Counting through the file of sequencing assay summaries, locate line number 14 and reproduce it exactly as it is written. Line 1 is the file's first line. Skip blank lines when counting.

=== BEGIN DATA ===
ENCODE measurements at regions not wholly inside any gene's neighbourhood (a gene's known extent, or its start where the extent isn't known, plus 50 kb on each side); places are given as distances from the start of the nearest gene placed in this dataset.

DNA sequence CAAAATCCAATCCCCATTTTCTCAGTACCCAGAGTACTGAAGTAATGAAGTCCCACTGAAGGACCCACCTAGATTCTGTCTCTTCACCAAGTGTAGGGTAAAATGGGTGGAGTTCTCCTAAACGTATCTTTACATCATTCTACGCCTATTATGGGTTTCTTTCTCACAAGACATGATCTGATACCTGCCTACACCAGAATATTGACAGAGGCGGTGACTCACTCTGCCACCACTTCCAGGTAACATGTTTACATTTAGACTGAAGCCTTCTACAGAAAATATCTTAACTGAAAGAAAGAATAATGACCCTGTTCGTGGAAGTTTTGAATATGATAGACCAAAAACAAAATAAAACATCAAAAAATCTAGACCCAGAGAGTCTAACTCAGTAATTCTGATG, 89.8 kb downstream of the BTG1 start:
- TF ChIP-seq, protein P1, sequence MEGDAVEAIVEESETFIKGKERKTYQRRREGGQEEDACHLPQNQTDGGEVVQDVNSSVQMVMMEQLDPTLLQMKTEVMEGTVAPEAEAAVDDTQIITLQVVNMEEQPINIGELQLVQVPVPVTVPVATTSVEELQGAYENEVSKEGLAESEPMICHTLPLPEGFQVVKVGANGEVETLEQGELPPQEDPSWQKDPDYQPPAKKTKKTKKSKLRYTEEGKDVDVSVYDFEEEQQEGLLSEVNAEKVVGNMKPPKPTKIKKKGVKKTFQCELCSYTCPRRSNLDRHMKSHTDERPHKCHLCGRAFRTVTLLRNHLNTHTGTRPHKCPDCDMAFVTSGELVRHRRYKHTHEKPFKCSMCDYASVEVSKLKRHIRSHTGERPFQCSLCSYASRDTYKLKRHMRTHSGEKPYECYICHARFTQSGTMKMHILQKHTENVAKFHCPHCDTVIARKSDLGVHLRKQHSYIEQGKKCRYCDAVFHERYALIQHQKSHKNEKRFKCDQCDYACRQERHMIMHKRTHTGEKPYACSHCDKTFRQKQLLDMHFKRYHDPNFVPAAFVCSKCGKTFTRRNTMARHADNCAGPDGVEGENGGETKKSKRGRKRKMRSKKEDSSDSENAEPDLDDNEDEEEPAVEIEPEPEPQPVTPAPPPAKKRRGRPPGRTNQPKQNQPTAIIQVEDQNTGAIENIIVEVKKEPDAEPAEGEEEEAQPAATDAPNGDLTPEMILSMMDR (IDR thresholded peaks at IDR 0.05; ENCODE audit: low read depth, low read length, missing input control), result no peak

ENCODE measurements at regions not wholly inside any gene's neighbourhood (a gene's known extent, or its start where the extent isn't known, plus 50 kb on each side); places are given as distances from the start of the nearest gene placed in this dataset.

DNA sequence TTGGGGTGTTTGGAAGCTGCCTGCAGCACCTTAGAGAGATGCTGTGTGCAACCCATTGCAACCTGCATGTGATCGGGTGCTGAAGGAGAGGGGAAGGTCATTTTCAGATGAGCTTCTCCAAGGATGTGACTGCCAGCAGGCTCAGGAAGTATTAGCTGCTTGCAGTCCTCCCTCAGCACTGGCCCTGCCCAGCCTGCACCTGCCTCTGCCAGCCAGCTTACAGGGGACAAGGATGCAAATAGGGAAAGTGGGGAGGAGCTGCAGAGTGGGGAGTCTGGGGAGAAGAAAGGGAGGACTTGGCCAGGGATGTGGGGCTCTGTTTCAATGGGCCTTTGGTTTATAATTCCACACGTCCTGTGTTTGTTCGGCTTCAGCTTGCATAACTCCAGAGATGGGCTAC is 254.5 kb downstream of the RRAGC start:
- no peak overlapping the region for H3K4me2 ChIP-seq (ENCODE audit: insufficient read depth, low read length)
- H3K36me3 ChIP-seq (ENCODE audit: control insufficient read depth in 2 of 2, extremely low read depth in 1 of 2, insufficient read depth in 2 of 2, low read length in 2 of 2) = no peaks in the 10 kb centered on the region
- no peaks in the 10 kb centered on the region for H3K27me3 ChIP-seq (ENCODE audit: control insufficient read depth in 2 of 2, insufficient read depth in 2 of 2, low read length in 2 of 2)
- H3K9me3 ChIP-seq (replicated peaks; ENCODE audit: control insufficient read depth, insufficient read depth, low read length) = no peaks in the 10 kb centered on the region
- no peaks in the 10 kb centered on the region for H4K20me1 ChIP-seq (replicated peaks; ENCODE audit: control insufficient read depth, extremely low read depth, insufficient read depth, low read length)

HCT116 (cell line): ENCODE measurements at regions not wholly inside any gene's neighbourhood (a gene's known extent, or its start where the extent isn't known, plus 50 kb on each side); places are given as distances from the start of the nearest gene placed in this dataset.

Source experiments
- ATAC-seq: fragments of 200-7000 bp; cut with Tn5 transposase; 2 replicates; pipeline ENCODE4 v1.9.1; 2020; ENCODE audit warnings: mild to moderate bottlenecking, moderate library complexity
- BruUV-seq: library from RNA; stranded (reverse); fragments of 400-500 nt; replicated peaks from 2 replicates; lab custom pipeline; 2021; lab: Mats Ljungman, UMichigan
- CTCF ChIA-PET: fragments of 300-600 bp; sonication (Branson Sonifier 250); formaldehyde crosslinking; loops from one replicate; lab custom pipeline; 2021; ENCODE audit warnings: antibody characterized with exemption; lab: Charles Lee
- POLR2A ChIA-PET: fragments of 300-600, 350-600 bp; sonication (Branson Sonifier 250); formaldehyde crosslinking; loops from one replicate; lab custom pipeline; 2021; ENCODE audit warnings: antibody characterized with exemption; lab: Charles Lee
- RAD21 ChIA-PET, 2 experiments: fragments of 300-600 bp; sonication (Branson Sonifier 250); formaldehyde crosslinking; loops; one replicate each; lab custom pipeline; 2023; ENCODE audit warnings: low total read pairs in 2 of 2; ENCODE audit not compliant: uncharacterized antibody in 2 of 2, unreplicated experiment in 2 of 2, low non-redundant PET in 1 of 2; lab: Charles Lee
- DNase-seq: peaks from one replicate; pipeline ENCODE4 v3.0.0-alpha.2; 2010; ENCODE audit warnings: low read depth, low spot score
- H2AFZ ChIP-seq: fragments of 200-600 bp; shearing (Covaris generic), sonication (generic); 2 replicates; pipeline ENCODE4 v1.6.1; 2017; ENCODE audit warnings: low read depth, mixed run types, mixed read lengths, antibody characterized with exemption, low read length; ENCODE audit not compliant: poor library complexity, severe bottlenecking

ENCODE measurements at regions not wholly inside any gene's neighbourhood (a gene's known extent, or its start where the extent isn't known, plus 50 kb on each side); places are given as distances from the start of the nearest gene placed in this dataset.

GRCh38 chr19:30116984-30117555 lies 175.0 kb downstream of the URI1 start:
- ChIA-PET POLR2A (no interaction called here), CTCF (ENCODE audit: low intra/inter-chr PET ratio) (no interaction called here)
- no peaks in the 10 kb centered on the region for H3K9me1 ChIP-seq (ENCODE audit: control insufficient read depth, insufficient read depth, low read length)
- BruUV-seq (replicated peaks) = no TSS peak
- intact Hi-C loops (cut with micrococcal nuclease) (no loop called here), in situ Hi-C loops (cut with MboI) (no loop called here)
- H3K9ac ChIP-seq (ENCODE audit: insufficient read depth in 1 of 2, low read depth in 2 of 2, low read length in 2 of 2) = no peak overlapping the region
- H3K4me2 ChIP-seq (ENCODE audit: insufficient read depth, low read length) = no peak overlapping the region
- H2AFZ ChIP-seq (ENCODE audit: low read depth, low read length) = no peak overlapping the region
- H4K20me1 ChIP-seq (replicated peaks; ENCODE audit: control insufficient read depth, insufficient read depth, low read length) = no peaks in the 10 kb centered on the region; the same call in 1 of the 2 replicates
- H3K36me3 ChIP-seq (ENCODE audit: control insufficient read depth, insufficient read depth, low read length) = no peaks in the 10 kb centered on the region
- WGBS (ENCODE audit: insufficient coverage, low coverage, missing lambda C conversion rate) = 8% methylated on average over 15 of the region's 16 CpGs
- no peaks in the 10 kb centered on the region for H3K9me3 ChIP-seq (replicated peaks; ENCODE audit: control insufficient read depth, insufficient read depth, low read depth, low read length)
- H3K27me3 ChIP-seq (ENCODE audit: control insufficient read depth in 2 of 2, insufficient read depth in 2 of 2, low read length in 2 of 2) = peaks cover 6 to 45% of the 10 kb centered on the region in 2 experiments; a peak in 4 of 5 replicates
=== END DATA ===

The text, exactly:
- BruUV-seq: library from RNA; stranded (reverse); fragments of 400-500 nt; replicated peaks from 2 replicates; lab custom pipeline; 2021; lab: Mats Ljungman, UMichigan